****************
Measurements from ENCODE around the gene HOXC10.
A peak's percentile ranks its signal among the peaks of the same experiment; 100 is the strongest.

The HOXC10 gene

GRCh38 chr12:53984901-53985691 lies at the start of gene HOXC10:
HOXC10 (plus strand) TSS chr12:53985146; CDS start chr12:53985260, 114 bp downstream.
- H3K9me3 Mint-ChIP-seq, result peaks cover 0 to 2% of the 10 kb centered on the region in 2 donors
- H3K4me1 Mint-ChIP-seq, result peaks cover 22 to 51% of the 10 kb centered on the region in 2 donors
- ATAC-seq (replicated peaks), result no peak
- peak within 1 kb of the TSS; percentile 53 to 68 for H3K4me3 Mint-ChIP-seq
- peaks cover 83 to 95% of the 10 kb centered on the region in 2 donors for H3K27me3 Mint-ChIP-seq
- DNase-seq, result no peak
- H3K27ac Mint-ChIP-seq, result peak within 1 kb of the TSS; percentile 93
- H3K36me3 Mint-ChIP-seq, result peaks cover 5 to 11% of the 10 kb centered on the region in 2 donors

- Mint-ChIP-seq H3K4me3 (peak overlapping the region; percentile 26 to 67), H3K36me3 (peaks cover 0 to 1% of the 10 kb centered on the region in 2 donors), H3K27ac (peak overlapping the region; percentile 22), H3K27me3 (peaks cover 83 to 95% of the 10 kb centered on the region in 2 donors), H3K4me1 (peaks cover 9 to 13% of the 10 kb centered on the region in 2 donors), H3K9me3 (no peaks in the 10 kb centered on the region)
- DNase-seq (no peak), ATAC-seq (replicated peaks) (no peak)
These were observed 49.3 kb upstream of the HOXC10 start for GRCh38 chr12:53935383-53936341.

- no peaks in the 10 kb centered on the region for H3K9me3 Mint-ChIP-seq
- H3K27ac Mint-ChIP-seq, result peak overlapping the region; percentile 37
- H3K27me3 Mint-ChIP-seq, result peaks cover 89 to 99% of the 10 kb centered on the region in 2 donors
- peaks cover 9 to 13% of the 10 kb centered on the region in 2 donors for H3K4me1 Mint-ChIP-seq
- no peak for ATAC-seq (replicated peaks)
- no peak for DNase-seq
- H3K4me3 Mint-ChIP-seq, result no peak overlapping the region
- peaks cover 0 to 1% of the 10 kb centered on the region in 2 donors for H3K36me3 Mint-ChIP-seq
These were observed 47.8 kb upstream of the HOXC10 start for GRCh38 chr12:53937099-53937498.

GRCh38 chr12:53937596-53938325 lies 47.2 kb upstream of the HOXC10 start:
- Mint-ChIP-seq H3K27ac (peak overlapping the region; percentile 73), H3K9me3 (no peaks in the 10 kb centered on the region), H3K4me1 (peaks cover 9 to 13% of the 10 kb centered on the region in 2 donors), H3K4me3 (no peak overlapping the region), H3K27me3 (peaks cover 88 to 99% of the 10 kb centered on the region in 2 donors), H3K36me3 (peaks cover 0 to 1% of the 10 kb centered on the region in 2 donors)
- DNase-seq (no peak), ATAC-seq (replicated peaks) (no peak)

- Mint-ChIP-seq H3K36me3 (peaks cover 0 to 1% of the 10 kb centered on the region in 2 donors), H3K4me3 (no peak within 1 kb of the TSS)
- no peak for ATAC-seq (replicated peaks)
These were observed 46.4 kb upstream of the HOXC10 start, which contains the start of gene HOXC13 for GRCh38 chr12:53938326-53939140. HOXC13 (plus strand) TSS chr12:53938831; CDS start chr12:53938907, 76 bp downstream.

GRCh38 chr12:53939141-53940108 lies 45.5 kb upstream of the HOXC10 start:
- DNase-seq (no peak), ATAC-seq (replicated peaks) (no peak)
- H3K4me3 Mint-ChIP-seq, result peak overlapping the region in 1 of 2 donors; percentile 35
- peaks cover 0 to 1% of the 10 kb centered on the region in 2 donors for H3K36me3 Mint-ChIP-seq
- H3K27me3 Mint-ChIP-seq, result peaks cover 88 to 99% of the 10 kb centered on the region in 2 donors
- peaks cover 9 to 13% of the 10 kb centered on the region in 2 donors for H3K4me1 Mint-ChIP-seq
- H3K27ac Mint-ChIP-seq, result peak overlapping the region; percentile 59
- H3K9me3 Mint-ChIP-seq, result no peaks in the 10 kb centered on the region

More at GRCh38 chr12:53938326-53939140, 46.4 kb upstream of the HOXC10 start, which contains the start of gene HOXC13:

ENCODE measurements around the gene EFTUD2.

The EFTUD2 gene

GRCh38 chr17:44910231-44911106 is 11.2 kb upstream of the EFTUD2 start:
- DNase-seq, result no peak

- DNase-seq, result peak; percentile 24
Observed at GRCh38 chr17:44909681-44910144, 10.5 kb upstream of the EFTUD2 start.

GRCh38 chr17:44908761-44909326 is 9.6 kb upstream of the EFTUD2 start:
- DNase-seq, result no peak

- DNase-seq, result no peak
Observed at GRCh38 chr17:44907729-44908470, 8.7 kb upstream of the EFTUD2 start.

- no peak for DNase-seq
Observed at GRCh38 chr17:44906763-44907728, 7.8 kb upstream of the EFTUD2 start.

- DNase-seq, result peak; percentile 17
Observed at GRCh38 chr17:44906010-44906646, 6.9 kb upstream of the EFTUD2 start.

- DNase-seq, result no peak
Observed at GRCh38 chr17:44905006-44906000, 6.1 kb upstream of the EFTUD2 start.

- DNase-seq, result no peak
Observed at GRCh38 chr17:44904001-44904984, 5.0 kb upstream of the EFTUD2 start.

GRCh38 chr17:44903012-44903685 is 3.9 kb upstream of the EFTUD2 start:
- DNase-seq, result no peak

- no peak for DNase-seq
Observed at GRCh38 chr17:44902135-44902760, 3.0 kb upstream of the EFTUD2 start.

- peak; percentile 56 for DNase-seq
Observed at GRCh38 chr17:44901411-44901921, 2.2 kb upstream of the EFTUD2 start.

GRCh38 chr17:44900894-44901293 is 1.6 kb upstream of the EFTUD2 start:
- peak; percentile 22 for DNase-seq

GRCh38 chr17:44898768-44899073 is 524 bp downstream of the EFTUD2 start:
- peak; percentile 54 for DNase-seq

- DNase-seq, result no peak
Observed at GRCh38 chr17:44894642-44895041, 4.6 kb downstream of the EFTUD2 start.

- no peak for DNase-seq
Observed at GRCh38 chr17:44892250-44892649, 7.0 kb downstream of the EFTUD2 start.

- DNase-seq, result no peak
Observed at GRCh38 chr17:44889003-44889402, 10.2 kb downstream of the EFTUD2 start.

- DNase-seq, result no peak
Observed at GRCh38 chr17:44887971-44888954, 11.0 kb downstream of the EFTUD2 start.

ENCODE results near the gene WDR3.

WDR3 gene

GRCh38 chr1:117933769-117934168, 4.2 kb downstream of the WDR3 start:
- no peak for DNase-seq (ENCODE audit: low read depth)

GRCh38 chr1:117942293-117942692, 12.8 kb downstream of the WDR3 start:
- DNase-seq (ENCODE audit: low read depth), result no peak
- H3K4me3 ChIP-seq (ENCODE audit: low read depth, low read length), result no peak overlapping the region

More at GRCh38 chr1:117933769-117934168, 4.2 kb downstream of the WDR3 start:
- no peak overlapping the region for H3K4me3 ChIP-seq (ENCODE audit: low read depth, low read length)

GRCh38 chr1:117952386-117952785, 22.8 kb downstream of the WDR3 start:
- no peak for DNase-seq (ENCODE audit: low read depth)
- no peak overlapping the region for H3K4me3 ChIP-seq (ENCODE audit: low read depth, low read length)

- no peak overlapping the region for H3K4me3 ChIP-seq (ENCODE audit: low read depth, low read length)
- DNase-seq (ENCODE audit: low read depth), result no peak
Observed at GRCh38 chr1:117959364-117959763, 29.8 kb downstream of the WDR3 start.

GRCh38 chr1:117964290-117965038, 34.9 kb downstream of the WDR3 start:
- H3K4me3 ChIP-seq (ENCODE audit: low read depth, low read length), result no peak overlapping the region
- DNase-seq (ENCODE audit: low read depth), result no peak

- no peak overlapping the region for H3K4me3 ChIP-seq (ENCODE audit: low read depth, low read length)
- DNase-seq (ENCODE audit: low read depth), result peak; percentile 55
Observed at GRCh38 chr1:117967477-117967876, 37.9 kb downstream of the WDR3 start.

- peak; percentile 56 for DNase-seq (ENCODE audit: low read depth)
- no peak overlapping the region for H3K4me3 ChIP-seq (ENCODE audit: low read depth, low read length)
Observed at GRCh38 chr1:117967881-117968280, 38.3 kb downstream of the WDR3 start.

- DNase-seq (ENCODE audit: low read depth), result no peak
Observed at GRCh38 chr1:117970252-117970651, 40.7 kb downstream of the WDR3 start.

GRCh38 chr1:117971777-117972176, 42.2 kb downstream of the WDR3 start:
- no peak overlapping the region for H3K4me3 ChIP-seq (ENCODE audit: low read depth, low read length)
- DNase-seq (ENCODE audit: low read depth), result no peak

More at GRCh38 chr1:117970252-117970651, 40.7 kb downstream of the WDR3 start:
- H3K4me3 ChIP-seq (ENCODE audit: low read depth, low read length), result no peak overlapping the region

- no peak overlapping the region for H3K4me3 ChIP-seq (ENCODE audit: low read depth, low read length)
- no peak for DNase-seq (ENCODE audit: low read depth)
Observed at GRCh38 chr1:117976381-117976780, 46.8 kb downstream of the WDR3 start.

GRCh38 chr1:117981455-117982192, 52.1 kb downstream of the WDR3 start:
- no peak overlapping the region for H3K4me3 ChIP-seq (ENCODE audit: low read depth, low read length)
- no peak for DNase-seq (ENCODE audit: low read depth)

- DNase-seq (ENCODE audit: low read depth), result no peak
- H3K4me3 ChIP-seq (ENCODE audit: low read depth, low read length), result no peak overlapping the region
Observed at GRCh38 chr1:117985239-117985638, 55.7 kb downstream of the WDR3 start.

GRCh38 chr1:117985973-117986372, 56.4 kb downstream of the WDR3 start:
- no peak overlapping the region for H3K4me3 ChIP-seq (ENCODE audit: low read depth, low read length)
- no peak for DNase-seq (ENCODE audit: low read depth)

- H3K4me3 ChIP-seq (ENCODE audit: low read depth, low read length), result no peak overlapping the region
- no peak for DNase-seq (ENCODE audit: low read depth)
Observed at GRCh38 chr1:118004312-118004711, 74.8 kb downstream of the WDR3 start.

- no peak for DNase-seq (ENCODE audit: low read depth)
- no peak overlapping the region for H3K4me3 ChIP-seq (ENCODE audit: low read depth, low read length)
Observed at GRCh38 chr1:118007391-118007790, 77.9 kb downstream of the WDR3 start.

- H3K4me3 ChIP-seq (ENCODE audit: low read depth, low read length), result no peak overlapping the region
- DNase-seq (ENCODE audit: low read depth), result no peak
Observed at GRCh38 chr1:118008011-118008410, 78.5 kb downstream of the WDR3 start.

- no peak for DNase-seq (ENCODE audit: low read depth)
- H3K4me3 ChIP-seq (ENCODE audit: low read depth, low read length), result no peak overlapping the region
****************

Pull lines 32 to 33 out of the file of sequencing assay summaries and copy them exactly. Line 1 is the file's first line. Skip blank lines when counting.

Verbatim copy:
GRCh38 chr12:53939141-53940108 lies 45.5 kb upstream of the HOXC10 start:
- DNase-seq (no peak), ATAC-seq (replicated peaks) (no peak)